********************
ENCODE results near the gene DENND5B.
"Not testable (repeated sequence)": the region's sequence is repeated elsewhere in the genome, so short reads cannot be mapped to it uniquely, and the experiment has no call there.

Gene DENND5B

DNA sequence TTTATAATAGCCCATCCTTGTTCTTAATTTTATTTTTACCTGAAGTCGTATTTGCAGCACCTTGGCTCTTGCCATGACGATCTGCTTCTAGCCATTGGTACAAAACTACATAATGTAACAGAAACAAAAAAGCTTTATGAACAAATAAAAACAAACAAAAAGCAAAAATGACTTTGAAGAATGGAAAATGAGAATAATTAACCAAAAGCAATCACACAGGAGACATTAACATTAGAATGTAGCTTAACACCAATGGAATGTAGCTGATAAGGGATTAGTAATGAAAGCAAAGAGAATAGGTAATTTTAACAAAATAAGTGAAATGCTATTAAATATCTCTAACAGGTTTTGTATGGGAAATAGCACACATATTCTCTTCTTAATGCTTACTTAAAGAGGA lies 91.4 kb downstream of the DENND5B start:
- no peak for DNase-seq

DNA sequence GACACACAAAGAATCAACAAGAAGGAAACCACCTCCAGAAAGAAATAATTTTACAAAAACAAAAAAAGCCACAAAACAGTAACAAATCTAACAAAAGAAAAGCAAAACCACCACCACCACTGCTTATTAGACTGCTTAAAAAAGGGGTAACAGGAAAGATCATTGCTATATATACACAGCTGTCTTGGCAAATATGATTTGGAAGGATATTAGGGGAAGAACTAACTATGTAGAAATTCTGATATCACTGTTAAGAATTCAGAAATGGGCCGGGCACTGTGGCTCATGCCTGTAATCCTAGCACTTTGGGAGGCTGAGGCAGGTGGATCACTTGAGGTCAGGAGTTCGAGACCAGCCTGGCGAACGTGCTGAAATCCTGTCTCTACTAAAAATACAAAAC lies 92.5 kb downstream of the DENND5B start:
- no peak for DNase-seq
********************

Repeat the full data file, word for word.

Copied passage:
ENCODE results near the gene DENND5B.
"Not testable (repeated sequence)": the region's sequence is repeated elsewhere in the genome, so short reads cannot be mapped to it uniquely, and the experiment has no call there.

Gene DENND5B

DNA sequence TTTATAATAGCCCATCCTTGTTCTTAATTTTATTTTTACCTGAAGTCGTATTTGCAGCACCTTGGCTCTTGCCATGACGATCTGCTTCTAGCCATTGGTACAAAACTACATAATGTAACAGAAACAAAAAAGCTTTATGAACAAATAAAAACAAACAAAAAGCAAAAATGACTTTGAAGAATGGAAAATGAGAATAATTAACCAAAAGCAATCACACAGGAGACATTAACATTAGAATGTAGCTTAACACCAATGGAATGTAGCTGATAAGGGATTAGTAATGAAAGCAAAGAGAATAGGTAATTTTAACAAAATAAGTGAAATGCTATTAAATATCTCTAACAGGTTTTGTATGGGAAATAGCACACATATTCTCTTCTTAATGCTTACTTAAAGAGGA lies 91.4 kb downstream of the DENND5B start:
- no peak for DNase-seq

DNA sequence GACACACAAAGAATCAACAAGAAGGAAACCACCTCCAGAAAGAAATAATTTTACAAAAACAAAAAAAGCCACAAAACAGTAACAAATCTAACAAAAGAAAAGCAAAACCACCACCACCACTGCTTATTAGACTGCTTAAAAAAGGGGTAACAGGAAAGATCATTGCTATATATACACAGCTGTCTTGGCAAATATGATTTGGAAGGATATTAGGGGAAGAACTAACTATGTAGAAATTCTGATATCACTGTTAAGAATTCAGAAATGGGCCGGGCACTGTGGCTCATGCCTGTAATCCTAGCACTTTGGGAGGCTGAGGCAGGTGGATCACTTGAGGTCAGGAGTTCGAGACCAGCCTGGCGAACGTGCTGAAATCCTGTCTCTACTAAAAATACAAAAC lies 92.5 kb downstream of the DENND5B start:
- no peak for DNase-seq